the lake district

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the departure

The week before leading up to my MA graduation, my family and I decided to brave our warm, Indian hearts and tour a bit of the Scottish Highlands. It was still lush and green and surprisingly enough sun to entertain us a bit when things got a bit too cold. It was a holiday that paralleled none of our others and for that the foreign lands of Scotland felt so majestic and each moment with one another was ever more precious.

The night before my trip out to The Lake District instilled a bit of anxiety. I felt incredibly anxious considering I had been traveling for a good 5 weeks straight before that. Trains were nothing new for me, but my heart beat deeper and more dramatically than it is used to. Upon reaching my carriage, well before time to depart, I felt a bit at ease and so I started to pen my thoughts about the trip. About 2016. About my future goals. And about my feelings about just about everything. I realized that The Lake District brought upon this anxiety because it reminded me so dearly of my family’s trip and I wasn’t sure how anything would top that.

As the train continued to trek more and more north and buildings were replaced with hills, greens and sheep, I found that though I conceptualized The Lake District as similar to the Scottish Highlands, the landscape was notably different. The way the wind flirted with leaves, patches of trees made me believe that this experience was going to be different.
 

{the lake district} via chevrons & éclairs
{the lake district} via chevrons & éclairs
{the lake district} via chevrons & éclairs {the lake district} via chevrons & éclairs

what I wore

parka MONSOON {SIMILAR} jeans LEVIS rain boots BURBERRY
chelsea boots & OTHER STORIES shirt UNIQLO

* * *

c&é traveled with Virgin Trains.
 

{the lake district} via chevrons & éclairs
{the lake district} via chevrons & éclairs {the lake district} via chevrons & éclairs

on arrival

Reaching Oxenholme’s train station, I was greeted by Katie! Katie and I went to St. Andrews together and for ages she has been trying to get me to visit her. The landscape, though beautifully captured by Katie on the daily, was mindblowing. Fog peaking through in between the crevasses of the hills and the mountains were flakes with fresh snow.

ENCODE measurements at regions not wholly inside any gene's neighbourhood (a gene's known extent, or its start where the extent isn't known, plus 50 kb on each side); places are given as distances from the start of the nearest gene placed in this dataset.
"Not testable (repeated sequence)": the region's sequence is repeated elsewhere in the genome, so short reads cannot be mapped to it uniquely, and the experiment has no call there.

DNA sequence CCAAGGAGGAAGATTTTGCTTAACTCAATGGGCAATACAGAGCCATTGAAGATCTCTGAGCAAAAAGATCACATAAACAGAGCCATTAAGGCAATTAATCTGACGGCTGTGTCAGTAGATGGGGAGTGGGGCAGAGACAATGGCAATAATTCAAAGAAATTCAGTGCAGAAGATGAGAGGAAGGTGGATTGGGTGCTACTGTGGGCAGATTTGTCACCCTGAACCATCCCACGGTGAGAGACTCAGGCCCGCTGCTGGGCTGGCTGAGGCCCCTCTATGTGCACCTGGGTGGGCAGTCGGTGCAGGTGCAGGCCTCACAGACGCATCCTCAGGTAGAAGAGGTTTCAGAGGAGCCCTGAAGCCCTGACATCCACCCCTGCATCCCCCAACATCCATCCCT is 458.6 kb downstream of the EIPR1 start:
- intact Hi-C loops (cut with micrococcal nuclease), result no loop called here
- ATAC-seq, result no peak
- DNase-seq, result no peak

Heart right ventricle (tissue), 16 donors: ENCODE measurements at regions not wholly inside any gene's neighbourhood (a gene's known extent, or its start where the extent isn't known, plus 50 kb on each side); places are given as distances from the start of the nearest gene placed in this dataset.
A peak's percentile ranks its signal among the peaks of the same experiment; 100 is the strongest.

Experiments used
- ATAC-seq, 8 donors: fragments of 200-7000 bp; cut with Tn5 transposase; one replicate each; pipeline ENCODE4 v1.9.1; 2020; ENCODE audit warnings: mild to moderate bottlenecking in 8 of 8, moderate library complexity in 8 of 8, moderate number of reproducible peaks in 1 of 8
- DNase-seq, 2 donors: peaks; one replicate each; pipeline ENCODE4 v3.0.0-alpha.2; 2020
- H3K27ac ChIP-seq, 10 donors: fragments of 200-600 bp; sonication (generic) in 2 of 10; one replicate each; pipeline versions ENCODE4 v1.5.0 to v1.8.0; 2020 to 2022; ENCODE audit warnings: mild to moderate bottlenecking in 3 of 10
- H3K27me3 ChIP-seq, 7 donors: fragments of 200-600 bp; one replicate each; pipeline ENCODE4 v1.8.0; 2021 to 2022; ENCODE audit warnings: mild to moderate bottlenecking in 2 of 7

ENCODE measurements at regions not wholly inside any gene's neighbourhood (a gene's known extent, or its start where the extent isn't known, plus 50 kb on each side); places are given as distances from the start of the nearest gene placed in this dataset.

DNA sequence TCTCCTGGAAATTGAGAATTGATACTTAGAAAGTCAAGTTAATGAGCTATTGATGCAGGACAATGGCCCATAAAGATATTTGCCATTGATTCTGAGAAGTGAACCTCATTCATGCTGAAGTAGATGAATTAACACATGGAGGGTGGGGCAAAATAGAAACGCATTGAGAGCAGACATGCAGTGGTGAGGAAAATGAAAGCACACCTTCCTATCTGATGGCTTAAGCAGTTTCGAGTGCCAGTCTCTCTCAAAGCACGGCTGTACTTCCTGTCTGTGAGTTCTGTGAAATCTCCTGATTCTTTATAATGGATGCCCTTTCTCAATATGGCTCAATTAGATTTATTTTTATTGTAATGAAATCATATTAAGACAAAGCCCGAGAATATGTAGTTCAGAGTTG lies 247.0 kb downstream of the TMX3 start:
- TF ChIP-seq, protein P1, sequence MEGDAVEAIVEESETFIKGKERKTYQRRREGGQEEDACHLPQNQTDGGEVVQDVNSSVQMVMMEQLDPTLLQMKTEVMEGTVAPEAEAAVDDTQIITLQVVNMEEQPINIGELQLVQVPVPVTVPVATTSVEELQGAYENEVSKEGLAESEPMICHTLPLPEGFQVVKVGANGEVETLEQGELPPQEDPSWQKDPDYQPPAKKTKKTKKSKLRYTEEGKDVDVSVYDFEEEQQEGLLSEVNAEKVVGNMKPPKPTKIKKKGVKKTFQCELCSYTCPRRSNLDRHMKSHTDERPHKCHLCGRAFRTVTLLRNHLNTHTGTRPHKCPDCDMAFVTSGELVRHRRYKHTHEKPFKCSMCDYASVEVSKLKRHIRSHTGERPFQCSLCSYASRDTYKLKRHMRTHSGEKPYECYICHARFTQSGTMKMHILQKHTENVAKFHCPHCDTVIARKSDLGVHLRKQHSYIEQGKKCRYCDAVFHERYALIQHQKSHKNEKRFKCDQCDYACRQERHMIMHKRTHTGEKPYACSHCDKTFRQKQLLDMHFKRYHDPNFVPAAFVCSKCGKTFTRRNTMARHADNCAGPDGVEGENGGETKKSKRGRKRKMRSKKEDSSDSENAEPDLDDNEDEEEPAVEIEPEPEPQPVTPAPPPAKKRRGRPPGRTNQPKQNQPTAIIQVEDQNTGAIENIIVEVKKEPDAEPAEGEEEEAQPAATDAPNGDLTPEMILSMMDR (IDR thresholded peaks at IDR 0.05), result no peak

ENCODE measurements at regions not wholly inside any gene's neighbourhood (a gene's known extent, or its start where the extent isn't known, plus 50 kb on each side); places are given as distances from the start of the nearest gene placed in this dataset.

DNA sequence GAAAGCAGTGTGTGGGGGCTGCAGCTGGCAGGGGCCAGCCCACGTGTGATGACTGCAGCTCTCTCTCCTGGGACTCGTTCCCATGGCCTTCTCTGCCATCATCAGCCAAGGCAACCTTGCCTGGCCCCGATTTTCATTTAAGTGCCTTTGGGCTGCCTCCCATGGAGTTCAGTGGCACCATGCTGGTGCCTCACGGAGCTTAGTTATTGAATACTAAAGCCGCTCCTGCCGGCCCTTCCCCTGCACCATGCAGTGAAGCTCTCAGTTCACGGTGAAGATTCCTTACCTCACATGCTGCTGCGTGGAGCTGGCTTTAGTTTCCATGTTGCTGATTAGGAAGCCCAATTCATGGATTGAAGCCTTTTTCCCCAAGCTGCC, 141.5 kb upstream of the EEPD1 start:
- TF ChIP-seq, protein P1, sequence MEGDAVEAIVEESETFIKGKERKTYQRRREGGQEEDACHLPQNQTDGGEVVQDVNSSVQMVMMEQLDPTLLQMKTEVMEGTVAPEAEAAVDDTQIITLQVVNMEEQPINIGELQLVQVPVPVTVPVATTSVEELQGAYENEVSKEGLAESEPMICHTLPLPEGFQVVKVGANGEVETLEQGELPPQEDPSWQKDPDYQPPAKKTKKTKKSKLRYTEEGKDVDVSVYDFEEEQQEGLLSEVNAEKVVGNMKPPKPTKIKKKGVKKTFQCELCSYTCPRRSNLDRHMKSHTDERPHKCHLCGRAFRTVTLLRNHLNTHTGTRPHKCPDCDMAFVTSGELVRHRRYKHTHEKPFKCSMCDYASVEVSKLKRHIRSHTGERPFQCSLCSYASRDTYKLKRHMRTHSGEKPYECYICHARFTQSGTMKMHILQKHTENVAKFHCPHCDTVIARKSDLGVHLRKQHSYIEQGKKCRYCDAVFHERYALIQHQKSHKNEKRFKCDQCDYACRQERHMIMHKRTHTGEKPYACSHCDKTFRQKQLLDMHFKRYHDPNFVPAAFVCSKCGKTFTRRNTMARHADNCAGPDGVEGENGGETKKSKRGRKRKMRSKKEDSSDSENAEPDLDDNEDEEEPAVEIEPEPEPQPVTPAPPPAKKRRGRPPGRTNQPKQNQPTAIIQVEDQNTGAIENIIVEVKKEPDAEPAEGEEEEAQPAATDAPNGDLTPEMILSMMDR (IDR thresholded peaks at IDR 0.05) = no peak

The first day was rather wet and overly foggy, but through the eyes of what the headlights of Katie’s car was providing, it was a teaser for something utterly beautiful. I joked with Katie before catching the train, that I wanted to see a sheep for the purpose of Instagram of course. After a little chuckle and a bit of a tease, she assured me I would see them. Lo and behold, I saw more sheep than people during the entirety of the trip!

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Virgin Trains from London Euston station will connect your directly to Oxenholme station, which will locally connect to other parts of The Lake District.
 

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{the lake district} via chevrons & éclairs
{the lake district} via chevrons & éclairs {the lake district} via chevrons & éclairs {the lake district} via chevrons & éclairs

on each day

Everyday, we met the morning sun (which was very unusual) and would make our way to different parts of the incredibly vast Lake District. To Keswick to enjoy the very British high street and sun’s reflection on Derwent Lake. We meandered around and through the villages surrounding Penrith. And every few meters the view changed ever so slightly that is begged for a photo opportunity.

Since the sun set into darkness almost as quickly as it came out from the night sky, there were many hours sitting next to the fire with a cuppa in hand and discussing about our hopes and inspirations for 2017. In the background was usually something simmering in the kitchen perfuming the air with the rustic wood burning aroma and it felt just right to escape to a cabin into The Lake District.
 

{the lake district} via chevrons & éclairs
{the lake district} via chevrons & éclairs {the lake district} via chevrons & éclairs

spanish española

Every morning, Katie made sure that the coffee was brewing. During the time she opened the curtains of the windows that overlooked the hills in the distance (and some sheep too), I put together bits of pieces of our favorite ingredients and would whip up breakfast. Something that held us over a bit after lunch so we can put our daily caloric intake towards a cheeky slice of cake.

With the natural sweetness of the peppers, a bit of kick from the paprika, an earthy vibe from the mushrooms, and a proper mediterranean feel from the iberico…


You can right click on the recipe card to save directly to your computer.
Print on a 3 x 5 index card setting and store with the rest of your recipes.
For more recipe, visit the recipe index here!
 

{the lake district} via chevrons & éclairs
{the lake district} via chevrons & éclairs

 
 
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cumberland sausage pasta bake